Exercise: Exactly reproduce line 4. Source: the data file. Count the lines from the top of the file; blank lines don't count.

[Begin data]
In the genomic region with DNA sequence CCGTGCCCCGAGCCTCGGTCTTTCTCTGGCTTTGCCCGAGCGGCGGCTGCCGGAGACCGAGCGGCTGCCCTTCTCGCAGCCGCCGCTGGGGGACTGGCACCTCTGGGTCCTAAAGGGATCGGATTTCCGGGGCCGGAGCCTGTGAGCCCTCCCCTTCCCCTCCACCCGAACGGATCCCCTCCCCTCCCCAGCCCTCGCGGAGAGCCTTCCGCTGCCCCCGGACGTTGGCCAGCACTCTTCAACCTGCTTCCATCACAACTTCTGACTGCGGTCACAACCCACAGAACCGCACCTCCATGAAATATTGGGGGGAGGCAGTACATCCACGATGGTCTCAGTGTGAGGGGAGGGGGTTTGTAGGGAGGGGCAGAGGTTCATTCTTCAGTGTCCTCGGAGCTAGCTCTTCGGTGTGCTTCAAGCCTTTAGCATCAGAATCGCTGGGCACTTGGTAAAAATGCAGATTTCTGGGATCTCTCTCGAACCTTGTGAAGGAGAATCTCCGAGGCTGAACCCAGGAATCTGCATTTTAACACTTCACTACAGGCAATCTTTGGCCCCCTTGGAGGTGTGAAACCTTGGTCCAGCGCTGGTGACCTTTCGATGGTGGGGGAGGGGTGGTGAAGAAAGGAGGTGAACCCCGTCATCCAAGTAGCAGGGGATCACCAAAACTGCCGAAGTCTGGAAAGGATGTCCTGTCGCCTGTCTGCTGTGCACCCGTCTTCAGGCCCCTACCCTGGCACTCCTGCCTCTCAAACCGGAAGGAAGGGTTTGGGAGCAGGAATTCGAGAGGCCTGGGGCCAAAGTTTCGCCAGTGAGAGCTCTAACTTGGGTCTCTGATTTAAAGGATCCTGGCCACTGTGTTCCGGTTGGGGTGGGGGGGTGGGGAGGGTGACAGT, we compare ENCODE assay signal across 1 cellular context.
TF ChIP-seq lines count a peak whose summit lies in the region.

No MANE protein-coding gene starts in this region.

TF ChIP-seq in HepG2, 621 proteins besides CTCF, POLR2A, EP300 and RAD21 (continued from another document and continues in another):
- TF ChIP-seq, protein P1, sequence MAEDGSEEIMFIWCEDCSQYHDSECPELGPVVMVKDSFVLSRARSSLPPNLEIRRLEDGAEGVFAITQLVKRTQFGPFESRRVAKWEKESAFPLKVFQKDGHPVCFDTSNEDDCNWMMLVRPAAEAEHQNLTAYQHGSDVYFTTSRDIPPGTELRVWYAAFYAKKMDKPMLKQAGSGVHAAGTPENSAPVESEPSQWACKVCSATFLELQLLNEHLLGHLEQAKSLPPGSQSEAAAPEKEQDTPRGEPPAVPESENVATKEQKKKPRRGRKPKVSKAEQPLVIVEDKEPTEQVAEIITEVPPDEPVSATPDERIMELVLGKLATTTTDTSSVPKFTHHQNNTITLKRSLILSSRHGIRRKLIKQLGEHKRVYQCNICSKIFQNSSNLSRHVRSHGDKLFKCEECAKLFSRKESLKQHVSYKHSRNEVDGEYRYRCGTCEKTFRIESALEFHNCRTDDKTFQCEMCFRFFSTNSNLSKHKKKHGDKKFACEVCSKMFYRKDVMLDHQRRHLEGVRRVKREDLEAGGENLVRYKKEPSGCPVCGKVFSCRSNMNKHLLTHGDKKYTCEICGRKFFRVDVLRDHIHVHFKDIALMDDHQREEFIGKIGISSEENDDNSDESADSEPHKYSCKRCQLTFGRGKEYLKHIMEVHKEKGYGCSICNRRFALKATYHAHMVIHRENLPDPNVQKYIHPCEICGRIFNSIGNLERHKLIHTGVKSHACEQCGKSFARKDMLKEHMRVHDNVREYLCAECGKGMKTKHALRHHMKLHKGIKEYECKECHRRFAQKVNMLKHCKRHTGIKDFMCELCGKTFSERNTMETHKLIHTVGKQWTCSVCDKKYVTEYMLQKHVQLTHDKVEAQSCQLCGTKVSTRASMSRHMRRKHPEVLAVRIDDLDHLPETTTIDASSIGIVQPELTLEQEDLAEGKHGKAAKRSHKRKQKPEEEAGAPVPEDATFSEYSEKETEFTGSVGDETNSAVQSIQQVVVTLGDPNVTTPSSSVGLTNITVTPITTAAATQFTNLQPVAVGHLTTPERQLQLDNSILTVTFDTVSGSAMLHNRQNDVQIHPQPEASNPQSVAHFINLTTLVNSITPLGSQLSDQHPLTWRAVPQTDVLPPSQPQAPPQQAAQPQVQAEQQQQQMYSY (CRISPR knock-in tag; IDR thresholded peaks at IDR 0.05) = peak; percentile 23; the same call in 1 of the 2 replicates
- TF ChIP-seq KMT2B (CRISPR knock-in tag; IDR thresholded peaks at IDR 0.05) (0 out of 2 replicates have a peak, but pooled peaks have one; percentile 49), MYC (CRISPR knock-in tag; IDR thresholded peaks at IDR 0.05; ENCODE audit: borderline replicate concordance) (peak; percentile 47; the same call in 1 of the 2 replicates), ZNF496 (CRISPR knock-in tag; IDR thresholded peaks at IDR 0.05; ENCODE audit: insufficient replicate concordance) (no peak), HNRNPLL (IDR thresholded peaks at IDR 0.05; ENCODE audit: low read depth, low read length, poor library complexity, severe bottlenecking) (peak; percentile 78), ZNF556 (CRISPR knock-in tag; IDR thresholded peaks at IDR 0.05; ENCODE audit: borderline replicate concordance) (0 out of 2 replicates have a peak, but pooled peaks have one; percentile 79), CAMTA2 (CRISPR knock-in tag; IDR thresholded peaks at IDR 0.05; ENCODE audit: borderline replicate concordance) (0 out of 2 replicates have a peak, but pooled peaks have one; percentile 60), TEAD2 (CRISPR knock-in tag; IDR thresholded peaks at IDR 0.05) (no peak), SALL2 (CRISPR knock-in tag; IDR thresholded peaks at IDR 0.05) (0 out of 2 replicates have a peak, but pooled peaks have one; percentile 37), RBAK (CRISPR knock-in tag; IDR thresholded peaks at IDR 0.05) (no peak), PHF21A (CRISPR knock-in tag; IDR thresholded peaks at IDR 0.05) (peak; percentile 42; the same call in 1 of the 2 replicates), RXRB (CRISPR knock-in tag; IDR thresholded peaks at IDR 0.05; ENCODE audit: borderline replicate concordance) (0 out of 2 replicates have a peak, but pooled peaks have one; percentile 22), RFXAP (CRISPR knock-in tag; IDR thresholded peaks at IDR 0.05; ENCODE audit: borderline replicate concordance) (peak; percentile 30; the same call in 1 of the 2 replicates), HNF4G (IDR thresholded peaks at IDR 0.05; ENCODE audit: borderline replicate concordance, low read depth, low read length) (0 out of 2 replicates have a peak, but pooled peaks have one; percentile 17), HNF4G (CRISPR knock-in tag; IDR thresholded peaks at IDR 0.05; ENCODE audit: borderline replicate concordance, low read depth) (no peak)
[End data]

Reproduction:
TF ChIP-seq in HepG2, 621 proteins besides CTCF, POLR2A, EP300 and RAD21 (continued from another document and continues in another):